\(E[\sqrt{X}] \leq \sqrt{E[X]}\)

If we take \(X = s^2\) then this says

The expected value of our sample estimate of the standard deviation:
\(E = E[\sqrt{s^2}] \leq \sqrt{E[s^2]} = \sqrt{\sigma^2} = \sigma\) where the inequality follows from Jensen's inequality.
 
#10
I think I understand now.

The crucial bit was realizing that in the math we are dealing with random variables which have distributions characterized by means and variances. Hence, [TEX] s^2[/TEX] and [TEX] s=\sqrt{s^2}[/TEX] each has its own distribution with its own mean and variance.

[TEX] s^2[/TEX] is from a distribution where the mean is [TEX] E[s^2]=\sigma^2[/TEX].
[TEX] s=\sqrt{s^2}[/TEX] is from a distribution where the mean is [TEX] E[\sqrt{s^2}]\leq\sqrt{E[s^2]}=\sigma[/TEX].

When we draw samples from a population and calculate the sample variance, the value we obtain is a realized variate from the [TEX] s^2[/TEX] distribution. When we square root this number, we get a realized variate from the [TEX] s[/TEX] distribution. Since the mean of this distribution is lesser than or equal to the population std dev, this number we calculated would tend to underestimate the pop std dev and thus correction is (theoretically) required.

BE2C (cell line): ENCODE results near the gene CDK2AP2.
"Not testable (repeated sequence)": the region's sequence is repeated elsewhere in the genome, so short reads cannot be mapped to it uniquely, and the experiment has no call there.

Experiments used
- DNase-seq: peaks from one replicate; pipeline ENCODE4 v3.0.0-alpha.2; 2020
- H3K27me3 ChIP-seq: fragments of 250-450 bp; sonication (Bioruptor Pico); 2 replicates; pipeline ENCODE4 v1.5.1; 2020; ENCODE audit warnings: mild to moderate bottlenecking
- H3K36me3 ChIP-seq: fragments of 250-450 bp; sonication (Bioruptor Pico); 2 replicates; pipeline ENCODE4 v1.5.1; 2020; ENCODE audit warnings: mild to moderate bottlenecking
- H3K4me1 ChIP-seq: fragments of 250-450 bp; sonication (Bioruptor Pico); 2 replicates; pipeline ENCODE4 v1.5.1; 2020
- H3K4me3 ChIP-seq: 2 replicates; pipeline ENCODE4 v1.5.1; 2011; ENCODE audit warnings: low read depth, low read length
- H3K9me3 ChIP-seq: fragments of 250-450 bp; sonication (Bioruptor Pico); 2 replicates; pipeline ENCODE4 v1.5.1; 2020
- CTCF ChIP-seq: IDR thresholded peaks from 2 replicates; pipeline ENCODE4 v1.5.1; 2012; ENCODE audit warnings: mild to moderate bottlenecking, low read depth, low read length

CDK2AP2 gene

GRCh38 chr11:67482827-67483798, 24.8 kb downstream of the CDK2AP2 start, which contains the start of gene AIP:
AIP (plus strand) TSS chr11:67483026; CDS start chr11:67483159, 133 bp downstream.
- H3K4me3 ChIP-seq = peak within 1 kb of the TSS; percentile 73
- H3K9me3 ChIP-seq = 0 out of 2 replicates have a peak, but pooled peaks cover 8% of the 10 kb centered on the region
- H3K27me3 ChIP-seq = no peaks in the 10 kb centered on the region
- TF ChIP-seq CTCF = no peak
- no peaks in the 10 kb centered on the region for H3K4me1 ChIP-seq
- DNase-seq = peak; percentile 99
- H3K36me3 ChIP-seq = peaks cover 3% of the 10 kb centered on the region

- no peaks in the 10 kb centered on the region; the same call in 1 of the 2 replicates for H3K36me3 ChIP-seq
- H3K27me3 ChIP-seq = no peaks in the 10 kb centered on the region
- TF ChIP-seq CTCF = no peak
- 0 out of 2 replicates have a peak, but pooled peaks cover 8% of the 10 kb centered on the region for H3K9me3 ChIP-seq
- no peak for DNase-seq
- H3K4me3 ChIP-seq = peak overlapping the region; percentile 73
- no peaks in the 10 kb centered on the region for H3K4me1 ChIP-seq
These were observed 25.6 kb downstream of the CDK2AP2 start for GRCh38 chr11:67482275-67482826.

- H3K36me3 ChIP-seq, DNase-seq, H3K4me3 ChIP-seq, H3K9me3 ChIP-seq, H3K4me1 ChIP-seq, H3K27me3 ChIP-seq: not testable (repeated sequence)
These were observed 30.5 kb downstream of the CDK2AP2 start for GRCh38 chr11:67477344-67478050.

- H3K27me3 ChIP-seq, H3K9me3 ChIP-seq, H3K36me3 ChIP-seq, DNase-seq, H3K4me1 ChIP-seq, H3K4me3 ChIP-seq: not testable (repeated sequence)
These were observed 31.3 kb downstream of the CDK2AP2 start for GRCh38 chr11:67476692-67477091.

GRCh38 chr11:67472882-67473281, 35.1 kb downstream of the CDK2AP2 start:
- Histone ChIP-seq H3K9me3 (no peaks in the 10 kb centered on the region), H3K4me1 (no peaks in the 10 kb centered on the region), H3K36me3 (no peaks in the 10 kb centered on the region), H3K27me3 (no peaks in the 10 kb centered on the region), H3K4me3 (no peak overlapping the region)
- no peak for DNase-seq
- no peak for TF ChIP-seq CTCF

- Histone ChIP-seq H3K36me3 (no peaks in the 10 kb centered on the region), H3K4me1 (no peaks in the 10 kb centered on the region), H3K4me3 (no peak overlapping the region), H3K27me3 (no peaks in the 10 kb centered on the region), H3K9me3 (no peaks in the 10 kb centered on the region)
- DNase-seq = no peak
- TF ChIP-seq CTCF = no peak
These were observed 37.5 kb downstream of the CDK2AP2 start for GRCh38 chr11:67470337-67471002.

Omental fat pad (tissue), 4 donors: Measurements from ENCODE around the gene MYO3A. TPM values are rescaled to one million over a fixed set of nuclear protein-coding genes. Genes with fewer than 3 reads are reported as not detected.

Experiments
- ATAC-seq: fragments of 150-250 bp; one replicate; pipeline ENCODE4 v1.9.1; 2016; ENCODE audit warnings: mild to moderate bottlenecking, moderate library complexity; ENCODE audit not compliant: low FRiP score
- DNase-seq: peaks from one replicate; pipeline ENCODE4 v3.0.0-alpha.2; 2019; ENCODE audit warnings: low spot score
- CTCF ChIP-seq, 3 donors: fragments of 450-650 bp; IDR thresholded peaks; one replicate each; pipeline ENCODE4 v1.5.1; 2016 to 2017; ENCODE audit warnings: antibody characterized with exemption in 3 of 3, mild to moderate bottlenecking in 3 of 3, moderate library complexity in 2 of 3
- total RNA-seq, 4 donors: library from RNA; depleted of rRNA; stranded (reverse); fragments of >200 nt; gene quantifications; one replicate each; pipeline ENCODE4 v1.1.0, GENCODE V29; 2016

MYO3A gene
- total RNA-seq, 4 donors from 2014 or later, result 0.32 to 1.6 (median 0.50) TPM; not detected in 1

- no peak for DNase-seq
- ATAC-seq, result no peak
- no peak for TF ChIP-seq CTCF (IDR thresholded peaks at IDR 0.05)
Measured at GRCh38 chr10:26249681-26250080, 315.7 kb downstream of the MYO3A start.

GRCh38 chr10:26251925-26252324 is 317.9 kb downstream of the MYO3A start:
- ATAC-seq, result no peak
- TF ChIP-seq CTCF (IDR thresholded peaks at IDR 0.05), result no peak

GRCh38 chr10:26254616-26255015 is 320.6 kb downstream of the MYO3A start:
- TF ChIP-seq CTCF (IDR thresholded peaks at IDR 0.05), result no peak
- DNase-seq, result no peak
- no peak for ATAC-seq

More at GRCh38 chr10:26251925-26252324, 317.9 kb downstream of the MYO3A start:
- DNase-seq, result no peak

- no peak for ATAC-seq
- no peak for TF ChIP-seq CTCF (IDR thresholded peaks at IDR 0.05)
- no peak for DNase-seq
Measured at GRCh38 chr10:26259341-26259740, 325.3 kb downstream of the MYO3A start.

Please tell me if my above reasoning is correct!
 

SJP

New Member
#11
Johnc is asking an excellent question here. The confusion arises not from any misunderstanding of Jensen's Inequality, which is straightforward. Confusion arises in applying the math to the problem.

The definition of s^2 looks like an expectation itself--it is the average over i. So at first glance, it appears that when we take its square root, we are taking "the square root of the average", which is greater than the average of the square root, which is what we really want, and therefore an over-estimate, exactly the opposite conclusion!!

The crucial point is this: In the response "E[sqrt(s^2)] <= sqrt(E[s^2])", what is the expectation E being taken over? It is not over the i (the samples). This is what Johnc is getting at when he describes "multiple experiments". Of course, s^2 does obey a distribution, as he points out in his last post, a distribution whose mean is sigma^2. We would like to know sigma, the square root of its mean, but when we simply take sqrt(s^2), what we get, on average (that's the expectation!), is less.